As student loan payments are soon to resume for borrowers following a nearly two-year hiatus, the Department of Education (ED) is still trying to determine whether it has the authority to forgive large amounts of student loan debt without legislation from Congress, ED Under Secretary James Kvaal said Friday.
Kvaal’s comments on student loan forgiveness came during a wide-ranging keynote address to cap off The Chronicle of Higher Education’s virtual festival, where he touched on several key topics, including the prospect of tuition-free community college becoming a reality in the future and ways the department is trying to restore the public’s trust in higher education.
Kvaal said he believes higher education can be a driving force in addressing equity and upward mobility — two of the most pressing issues facing our country, he said, adding that he and the department keep those issues in mind when developing federal higher education policies.
Regarding student loan forgiveness, Kvaal provided little in additional details on the topic, but said ED is still consulting with officials from the Department of Justice and the White House.
“There’s a lot of deliberations being done with the lawyers. … That's something where we're trying to figure out what our options are,” he said.
Kvaal’s remarks are of note considering a highly redacted memo outlining ED and the White House’s potential authority to forgive student loan debt through executive action was apparently first drafted in the spring shortly after President Joe Biden first requested the memo, leading many to believe Biden already has an idea of whether he has the authority to unilaterally cancel large swaths of student loan debt.
Kvaal also spoke on the chances of tuition-free community college being enacted at the federal level. As Kvaal was speaking Friday, the House was concurrently passing the Build Back Better Act, Biden’s signature social spending package that at one time included a measure to make community college tuition-free, but was ultimately cut from the bill to reduce the overall price tag.
“I don't know what the path forward is going to be on free community college,” he said. “I do know that it's an idea that's really important to the president personally, and he's talked publicly about his disappointment that it may not make it into the Build Back Better package.”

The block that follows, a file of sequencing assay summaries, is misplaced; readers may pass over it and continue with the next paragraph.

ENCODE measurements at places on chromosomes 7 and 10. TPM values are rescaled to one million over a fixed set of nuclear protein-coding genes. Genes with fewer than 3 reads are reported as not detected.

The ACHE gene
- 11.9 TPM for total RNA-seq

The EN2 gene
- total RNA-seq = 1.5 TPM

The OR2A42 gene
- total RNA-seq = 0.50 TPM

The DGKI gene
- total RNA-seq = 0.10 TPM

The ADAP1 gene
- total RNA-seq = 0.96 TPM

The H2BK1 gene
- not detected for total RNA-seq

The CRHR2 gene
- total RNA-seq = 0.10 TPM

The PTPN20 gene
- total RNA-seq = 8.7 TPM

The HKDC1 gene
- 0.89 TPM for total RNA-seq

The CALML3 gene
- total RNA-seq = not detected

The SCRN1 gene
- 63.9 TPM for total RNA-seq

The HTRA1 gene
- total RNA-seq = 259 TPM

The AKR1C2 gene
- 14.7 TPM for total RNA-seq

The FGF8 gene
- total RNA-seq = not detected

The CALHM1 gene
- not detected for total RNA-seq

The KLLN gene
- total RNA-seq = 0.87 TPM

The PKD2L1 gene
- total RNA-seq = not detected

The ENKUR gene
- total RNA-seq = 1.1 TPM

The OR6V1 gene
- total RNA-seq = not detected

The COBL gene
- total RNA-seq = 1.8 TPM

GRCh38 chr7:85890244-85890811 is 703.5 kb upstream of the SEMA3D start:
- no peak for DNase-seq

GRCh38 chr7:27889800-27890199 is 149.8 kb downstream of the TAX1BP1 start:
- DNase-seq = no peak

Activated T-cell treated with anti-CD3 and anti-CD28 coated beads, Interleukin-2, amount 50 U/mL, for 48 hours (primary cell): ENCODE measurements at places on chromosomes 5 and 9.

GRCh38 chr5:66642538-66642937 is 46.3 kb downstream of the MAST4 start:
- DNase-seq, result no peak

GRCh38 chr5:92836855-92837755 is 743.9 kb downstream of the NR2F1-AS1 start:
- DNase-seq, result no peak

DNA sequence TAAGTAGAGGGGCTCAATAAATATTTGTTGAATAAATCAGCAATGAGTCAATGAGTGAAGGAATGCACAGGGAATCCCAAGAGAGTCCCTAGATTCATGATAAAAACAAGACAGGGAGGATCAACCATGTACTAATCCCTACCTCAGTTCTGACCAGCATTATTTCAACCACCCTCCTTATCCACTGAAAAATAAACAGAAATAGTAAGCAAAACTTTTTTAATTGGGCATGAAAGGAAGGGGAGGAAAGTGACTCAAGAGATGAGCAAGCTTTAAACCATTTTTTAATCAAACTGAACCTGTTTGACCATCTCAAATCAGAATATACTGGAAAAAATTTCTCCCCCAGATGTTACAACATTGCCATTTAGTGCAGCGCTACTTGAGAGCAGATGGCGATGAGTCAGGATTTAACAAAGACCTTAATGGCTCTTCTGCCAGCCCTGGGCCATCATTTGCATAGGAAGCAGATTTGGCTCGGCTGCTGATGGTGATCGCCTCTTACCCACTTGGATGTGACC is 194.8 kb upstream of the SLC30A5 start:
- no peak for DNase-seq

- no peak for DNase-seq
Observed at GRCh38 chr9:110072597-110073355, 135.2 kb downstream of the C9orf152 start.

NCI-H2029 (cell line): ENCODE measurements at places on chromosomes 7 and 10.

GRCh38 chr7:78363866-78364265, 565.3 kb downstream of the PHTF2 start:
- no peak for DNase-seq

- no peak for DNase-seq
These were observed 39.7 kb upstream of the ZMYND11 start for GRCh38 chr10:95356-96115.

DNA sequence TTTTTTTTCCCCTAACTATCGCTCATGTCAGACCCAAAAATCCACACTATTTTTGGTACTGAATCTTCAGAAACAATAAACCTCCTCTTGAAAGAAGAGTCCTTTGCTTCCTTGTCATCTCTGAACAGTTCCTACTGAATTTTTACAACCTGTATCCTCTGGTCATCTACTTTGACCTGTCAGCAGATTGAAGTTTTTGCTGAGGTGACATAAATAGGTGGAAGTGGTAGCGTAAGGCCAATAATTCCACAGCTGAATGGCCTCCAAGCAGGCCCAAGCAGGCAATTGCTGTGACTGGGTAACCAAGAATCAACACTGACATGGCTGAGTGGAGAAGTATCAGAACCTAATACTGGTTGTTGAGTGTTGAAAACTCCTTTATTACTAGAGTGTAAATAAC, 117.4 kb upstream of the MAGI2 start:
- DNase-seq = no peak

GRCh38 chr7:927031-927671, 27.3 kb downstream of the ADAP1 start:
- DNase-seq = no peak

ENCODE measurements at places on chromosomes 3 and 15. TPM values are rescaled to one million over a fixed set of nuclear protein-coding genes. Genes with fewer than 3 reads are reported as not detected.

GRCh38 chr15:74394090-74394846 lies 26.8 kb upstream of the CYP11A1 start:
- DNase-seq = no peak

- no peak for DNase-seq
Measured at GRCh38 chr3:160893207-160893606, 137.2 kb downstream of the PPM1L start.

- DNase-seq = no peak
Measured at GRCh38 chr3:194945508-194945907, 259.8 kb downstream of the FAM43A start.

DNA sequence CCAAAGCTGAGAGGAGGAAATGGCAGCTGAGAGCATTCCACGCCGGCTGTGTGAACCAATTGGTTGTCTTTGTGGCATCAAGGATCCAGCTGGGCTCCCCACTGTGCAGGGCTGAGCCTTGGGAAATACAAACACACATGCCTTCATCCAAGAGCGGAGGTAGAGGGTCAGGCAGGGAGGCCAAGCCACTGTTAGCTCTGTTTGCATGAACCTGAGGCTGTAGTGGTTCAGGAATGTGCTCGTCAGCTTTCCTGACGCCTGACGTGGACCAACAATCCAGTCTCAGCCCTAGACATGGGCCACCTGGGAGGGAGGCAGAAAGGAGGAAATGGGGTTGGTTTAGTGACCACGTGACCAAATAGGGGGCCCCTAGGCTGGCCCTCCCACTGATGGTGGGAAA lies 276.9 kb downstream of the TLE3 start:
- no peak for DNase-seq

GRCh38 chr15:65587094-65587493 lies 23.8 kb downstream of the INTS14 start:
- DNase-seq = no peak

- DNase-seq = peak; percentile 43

He added that there’s significant value in free community college and such an investment would send a signal to prospective students that higher education is attainable, but conceded that to get something enacted, it will take legislation from Congress.
"To get something the scale of what the president envisioned is going to take an act of Congress,” he said. “To get that amount of resources, we need Congress."
Amid the public’s dwindling view of the value of higher education and the polarization along partisan lines regarding trust in the country’s colleges and universities, Kvaal said helping students graduate with no student loan debt or a reasonable amount they can pay back in a timely manner is something that needs to be central to discussions on the value of a degree.
He noted that when students are told to take out student loans to finance a postsecondary education in an effort to secure a better life and economic mobility but then don’t complete a degree or get a low-value degree, it’s not hard to understand why some question the cost and value of pursuing higher education.
Additionally, Kvaal spoke about improvements the department is making to the Public Service Loan Forgiveness (PSLF) program and other debt relief efforts ED is pursuing to help restore the public’s faith in higher education.
“We have a number of protections in the student loan program if you're defrauded or cheated if you are or become totally disabled. And for each of those programs, when we look at the people that we already know are eligible, not to mention people out there who we may not be on our radar … most of them are not getting it,” Kvaal said.
Publication Date: 11/22/2021